Tomorrow marks 20 years since the worst terrorist attack on U.S. soil. It feels like yesterday. It feels like forever.
We’re not sure how both of those feelings are true, but they are. It’s the same alchemy of memory that transmutes decades into minutes. Parents know the feeling — those moments when the years fold in on themselves and the young man or woman before you changes into the child you cared for, before now returns just as suddenly.
Scientists say memories are plastic, that they change when we think about them. That may be true. But some things are so deeply embedded the details seem close enough to touch no matter how far removed we are. For our eldest generations Pearl Harbor was one. Virtually every Baby Boomer remembers where they were when they heard John F. Kennedy had been assassinated. Generation X remembers the Challenger explosion and its eerie echo in the Columbia. All of those generations remember when the towers fell.
There is now a full generation that doesn’t, though. College students today were either too young to remember or hadn’t yet been born. They have no meaningful memories of that blue September sky or the horror that shattered it.
For those who do remember, the scars are deep. We remember the shock, the pain that followed and the righteous anger that called for revenge. We got it. Osama bin Laden is dead, hunted to a compound in Pakistan he was too scared to leave. Khalid Sheikh Mohammed, the mastermind, awaits trial.
The price was high. Only now are we not at war in Afghanistan, the place where the attackers found shelter. An entire generation has grown up in the shadow of that war. The Taliban, who gave bin Laden and his cronies shelter, are back in control there.
The power of those 20-year-old memories to shock has been blunted somewhat. They’re still tinged with grief, but the sharp edge has dulled. That happens as time passes. Life continues. And, in words that come from a funeral for one of those who died on that day, life loves on.
Those words were attributed to Bobby McIlvaine at his funeral. His girlfriend, to whom he had planned to propose and for whom he had already bought a ring, quoted them from his journal. A recent piece in The Atlantic traced those words and found they weren’t quite accurate. He had written “Life lives on,” his handwriting just off enough that the middle word looked like love if you scanned it without looking for the misplaced dot over the “i.”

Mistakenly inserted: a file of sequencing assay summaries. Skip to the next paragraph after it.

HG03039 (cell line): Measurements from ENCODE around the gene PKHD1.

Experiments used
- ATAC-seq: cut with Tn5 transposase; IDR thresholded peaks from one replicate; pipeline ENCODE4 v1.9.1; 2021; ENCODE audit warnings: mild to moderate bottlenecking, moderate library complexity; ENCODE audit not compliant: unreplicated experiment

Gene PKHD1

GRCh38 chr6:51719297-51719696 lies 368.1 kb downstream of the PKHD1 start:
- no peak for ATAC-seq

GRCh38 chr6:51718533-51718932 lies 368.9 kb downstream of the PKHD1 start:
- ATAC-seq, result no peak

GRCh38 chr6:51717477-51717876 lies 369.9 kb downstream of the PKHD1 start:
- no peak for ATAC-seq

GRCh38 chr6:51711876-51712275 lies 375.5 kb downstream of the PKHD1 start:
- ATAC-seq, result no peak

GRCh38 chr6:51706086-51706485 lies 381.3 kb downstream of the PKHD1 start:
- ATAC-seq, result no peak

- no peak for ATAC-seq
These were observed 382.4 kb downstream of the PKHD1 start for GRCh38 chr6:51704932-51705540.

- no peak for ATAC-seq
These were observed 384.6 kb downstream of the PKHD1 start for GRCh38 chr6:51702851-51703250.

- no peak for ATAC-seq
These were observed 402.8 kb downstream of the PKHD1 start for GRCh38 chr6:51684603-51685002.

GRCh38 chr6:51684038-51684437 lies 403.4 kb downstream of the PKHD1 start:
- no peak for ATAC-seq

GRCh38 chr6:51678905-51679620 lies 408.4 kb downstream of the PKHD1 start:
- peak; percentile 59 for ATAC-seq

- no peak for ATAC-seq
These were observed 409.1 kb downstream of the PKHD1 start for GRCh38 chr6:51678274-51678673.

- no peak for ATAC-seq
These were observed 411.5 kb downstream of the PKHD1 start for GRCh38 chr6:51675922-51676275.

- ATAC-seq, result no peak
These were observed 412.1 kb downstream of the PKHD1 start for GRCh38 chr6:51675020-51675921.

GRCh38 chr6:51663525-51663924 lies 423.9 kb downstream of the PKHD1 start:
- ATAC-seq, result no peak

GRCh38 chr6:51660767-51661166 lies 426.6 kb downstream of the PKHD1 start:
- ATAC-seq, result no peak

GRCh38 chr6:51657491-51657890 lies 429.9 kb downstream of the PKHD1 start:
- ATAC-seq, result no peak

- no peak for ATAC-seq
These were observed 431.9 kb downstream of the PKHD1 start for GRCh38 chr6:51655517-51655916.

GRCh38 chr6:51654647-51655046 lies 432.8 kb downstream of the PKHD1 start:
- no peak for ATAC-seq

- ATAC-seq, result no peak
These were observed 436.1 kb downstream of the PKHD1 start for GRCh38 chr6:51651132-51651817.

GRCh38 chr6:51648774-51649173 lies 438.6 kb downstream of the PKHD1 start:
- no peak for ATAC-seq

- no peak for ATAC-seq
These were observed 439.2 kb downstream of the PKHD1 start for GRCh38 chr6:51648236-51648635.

Bobby’s parents and his girlfriend, now married with children of her own, were surprised by the finding. But both sounded like him. They were something he would say. There’s a temptation to believe that they read into the scrawl what they needed to read, that there was something of a message from Bobby in what they saw.
In truth, both of the quotes hold up. We can do little else than continue to live our lives. That’s what people do. The inertia of life propels us forward even when we might want to stop. Even when it feels like everything has stopped.
Love persists, too. Those we love stay with us in innumerable ways, in bits and pieces of a million different memories. When they live, the memories sustain us until we see them again. When they’re gone, we cling to those thoughts.
No one who saw the events of 20 years ago will ever be able to forget. But as the years have gone by we think about them less frequently. For most they have gone from dominating our thoughts in the immediate aftermath to becoming something we recall only when prompted. Anniversaries are an obvious occasion for that to happen.
But life has, inevitably, lived on.
We are not the same people as we were then. We are not the same country. Those events, and everything that has happened since, has changed us. But we still pause. We still mark the date. We remember.
It’s appropriate for us to do so. The victims who died that day should be remembered. Those events should not be forgotten. For most of us, the memories will always be there.
It still feels like yesterday. It still feels like a lifetime.